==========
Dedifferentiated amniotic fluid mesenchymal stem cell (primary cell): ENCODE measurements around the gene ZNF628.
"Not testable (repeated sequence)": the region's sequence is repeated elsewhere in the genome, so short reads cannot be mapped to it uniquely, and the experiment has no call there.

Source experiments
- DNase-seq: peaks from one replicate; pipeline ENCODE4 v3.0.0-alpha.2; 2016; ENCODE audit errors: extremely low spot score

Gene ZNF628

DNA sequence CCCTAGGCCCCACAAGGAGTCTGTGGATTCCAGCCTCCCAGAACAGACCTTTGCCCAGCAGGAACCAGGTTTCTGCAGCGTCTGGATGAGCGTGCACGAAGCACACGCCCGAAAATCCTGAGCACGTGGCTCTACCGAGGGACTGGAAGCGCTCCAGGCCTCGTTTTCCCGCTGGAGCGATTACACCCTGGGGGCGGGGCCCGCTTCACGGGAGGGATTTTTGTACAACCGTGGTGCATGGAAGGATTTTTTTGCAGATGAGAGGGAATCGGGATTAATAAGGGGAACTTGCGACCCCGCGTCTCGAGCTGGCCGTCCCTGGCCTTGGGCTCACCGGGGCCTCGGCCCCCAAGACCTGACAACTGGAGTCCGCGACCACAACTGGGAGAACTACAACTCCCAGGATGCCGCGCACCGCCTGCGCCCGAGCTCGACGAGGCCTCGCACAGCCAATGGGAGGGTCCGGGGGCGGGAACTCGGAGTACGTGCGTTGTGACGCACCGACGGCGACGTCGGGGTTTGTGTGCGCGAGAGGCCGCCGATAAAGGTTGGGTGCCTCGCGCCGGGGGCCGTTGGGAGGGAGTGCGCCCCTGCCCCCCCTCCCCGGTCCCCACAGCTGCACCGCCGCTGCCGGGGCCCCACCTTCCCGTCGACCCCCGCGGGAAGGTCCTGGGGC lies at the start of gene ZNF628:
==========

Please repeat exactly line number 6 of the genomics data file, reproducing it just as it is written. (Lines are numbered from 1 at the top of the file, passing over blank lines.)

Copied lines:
DNA sequence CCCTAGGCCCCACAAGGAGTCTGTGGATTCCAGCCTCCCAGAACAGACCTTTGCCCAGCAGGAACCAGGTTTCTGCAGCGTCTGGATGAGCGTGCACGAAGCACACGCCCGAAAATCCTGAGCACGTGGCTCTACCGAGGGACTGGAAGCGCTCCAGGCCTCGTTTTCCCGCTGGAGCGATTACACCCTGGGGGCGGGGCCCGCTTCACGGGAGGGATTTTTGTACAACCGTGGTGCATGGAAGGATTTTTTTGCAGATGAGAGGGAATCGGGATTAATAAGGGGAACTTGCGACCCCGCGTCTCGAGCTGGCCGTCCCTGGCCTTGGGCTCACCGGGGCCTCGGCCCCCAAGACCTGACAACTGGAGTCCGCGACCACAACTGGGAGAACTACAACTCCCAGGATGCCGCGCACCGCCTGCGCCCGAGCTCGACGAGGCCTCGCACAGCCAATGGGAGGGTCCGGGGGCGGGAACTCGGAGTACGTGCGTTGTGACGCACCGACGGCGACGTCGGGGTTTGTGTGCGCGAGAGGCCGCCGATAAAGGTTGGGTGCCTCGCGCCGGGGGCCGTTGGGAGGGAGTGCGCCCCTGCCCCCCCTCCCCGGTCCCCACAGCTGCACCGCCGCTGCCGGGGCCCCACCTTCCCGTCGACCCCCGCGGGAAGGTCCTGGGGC lies at the start of gene ZNF628: